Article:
Areas of Practice

Across the spectrum of environmental law, we offer advice and representation with practical, results-oriented lawyering in the following practice areas...
Category: Areas of Practice

By existing state law, called the Conservation Commission Act, all 351 Massachusetts municipalities have created Conservation Commissions. These volunteer local boards have considerable land management, environmental education, and policy formulation roles. The state Wetlands Protection Act charges them with administering and enforcing that permit program, since 1972.

Using their additional Home Rule power, conferred by the Home Rule amendment to the Massachusetts Constitution, about 190 of those 351 municipalities have enacted local bylaws and ordinances giving these same Conservation Commissions added powers to regulate activities in and near wetlands and related water resources including flood-prone areas. These Wetland Protection Bylaws or Ordinances are the prime example of using municipal legal authority for environmental protection.
Many communities have other local legislation (typically contained in General Bylaws and General Ordinances enacted using Home Rule) dealing with underground tanks storing petroleum and chemicals, industrial disclosures about chemical use, landfill and incinerator operations, public and private water supplies, sedimentation and erosion control, air pollution and noise, and environmental impact studies with must be prepared for local government projects and permits.
Mr. McGregor at the start of his private practice Superior Court and Supreme Judicial Court, upholding the original Dennis wetlands protection bylaw against Home Rule and Regulatory Taking challenges. This is the precedent-setting case, known around the nation for establishing the legality of local environmental legislation stricter than state statutes, and in particular local wetlands protection.  Lovequist v. Conservation Commission of the Town of Dennis.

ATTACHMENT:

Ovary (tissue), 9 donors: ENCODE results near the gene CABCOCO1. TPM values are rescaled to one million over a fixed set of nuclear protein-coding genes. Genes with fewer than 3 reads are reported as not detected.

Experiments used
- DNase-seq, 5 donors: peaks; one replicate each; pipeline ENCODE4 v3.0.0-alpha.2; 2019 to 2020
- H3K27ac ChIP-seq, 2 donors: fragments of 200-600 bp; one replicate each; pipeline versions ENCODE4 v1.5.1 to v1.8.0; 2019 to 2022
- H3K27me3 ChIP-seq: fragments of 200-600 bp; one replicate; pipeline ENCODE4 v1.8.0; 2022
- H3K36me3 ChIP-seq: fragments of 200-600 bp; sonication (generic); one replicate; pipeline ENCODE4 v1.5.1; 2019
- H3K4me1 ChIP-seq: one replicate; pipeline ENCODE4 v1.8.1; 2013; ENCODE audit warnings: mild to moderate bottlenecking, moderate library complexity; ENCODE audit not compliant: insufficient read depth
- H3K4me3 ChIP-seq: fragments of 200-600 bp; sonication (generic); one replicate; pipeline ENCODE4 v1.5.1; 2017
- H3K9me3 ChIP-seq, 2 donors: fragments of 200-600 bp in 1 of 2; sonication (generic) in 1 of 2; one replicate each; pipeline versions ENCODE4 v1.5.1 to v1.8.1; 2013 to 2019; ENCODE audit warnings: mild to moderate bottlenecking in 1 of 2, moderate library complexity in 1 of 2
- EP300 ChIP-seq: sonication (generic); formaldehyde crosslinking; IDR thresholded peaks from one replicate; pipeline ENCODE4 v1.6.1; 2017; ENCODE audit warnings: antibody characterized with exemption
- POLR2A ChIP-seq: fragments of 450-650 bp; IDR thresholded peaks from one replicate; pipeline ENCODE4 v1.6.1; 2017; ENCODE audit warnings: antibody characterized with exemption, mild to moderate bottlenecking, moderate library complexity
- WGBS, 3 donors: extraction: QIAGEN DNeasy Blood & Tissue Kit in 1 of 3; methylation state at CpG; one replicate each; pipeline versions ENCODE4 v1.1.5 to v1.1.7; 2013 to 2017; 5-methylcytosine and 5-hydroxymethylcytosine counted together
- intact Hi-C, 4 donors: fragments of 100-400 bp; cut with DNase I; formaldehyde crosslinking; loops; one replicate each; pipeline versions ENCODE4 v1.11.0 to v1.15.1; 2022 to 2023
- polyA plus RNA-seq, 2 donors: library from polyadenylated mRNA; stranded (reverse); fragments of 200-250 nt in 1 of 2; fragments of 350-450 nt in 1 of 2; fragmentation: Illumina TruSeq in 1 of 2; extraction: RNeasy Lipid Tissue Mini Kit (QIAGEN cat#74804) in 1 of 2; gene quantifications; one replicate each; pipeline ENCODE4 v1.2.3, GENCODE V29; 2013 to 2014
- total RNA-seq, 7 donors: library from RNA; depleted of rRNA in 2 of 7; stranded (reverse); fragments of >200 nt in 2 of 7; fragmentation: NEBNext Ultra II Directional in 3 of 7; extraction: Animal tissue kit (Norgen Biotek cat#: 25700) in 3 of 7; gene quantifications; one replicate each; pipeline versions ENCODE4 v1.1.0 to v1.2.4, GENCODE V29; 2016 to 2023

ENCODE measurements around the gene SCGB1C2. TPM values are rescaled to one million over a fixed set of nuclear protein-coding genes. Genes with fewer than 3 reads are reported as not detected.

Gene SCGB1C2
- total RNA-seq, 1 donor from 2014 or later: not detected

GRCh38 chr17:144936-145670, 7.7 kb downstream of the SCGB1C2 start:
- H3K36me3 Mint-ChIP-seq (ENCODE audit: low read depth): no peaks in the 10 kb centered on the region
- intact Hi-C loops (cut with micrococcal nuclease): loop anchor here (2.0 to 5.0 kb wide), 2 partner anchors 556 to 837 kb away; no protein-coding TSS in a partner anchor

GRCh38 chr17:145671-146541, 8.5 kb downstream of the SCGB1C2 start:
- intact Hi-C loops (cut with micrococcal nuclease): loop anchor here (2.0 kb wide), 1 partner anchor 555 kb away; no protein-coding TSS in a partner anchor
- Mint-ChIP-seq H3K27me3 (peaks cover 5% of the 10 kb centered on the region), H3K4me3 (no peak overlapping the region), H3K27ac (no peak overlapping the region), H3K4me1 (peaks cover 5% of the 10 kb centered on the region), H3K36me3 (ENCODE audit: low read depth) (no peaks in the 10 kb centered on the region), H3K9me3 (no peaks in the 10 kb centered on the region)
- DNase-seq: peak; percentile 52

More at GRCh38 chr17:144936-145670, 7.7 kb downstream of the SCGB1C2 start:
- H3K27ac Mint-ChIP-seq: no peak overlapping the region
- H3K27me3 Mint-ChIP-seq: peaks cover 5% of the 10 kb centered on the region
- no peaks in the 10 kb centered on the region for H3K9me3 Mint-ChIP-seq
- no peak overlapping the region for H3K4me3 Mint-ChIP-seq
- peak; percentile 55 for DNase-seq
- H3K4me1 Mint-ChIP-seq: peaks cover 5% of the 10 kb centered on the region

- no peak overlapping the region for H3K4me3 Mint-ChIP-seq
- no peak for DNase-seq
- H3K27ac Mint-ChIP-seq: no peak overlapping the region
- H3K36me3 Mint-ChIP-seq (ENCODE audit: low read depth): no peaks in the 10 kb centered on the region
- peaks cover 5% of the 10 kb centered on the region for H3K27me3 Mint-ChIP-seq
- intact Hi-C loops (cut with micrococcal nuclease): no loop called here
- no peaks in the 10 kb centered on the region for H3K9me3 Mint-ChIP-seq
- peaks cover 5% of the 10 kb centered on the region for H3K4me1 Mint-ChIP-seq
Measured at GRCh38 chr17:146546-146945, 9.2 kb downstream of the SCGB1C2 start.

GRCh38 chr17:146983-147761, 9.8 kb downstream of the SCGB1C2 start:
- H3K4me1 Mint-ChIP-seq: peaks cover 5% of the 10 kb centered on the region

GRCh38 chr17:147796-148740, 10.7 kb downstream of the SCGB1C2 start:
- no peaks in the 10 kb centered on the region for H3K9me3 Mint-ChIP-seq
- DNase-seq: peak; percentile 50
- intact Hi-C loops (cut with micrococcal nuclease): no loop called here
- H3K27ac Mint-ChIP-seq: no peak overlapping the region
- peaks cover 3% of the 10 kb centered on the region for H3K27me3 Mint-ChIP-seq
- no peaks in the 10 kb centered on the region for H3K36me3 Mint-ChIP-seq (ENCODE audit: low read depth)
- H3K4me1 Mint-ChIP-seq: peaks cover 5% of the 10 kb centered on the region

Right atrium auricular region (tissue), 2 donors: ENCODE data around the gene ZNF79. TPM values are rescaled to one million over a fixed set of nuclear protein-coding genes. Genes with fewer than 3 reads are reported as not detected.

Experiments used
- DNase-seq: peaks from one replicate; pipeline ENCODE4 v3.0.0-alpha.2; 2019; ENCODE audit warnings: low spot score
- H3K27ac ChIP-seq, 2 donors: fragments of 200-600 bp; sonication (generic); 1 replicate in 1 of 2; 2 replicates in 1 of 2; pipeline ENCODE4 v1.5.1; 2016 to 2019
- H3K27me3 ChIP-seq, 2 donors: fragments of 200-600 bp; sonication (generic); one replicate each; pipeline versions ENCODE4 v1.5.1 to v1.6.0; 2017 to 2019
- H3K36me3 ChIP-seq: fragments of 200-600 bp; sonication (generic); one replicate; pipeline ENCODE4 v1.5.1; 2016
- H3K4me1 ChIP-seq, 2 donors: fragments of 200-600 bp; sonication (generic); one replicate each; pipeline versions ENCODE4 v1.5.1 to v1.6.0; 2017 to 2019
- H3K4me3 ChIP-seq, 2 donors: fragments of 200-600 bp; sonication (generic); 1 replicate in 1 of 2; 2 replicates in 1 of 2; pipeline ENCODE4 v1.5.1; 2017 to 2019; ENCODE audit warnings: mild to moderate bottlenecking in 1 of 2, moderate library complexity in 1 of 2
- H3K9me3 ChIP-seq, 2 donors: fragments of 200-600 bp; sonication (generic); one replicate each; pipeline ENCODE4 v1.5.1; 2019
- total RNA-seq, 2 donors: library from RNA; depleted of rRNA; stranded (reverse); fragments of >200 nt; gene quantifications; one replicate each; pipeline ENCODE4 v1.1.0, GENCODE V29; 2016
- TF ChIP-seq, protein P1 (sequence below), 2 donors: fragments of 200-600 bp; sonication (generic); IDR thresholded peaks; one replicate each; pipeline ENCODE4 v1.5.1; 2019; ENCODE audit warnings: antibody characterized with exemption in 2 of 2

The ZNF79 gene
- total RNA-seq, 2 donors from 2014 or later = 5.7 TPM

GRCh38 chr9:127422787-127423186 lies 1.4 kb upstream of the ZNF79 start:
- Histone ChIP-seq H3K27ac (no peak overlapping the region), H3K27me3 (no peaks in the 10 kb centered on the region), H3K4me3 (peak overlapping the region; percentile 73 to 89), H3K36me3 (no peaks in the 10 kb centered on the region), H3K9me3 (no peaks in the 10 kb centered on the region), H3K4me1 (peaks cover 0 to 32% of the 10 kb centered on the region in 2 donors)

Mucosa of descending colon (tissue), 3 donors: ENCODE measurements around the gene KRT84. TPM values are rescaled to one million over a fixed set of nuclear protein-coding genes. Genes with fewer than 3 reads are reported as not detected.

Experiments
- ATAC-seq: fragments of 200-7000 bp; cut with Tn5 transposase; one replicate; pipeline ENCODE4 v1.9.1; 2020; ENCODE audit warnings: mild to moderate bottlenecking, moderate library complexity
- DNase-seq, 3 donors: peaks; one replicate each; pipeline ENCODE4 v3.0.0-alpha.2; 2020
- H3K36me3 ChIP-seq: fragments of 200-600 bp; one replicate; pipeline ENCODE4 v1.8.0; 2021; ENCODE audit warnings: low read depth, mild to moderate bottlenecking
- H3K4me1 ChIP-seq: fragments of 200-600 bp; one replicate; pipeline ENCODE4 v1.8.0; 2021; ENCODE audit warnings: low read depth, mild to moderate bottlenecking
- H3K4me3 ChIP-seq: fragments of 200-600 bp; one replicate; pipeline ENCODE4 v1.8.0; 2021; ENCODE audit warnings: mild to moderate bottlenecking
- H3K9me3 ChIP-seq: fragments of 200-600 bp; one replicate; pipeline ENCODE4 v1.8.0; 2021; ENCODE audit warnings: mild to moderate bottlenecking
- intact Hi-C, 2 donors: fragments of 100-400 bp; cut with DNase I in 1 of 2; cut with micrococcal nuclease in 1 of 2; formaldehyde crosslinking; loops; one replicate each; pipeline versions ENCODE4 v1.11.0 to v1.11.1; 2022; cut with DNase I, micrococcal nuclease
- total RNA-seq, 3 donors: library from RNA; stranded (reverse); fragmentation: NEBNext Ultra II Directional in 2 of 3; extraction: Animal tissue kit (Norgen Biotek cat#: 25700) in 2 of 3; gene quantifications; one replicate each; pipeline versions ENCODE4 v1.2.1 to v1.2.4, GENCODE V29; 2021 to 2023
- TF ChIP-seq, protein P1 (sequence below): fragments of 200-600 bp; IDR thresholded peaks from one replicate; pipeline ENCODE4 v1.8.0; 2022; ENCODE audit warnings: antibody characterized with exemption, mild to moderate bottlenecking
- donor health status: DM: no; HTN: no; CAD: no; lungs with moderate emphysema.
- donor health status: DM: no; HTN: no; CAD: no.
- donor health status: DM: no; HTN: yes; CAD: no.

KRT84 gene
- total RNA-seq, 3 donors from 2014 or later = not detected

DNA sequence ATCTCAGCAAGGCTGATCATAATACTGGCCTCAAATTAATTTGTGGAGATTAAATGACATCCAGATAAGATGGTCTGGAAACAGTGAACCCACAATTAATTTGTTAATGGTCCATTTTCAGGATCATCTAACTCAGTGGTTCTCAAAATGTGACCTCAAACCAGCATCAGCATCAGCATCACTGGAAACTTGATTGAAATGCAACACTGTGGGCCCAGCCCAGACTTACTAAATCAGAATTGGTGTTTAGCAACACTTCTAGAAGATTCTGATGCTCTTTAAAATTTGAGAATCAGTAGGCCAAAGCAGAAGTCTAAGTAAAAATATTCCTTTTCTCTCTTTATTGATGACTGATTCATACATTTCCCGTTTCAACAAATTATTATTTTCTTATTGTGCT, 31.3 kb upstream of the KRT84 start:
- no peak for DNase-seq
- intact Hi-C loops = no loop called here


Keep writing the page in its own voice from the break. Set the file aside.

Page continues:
Boards of health in Massachusetts have a form of Home Rule power, under traditional common law principles going back to the Massachusetts Bay Colony, to adopt health regulations and to abate public nuisances.  In addition, modern statutes augment this basic authority. In many communities, these local boards have adopted regulations or what are termed standing orders on such subjects as septic systems and sewage treatment, underground storage tanks, landfills and incinerators, and cleanup of contaminated land.
Most land use control in Massachusetts, then, is vested in municipal government, and not in regional governments such as counties.  Nevertheless, there are examples of regional land use control such as the Cape Cod Commission implementing regional growth policies and reviews for Cape Cod, the Martha’s Vineyard Commission reviewing development of regional impact and regional importance on that island and the Town of Nantucket, serving as the County of Nantucket, too.
In this landscape of municipal environmental law, our attorneys have been recognized as among the most experienced and practical, providing their clients professional, prompt and cost-effective legal help. For this and his contributions to the field of Home Rule law, Mr. McGregor has been honored by the Massachusetts Municipal Lawyers Association (MMLA). He was the recipient of their first Robert W. Ritchie Award.
We regularly contribute opinions and court briefs on important issues of the Home Rule power.

Across the spectrum of environmental law we offer advice and representation
with practical, results-oriented lawyering.


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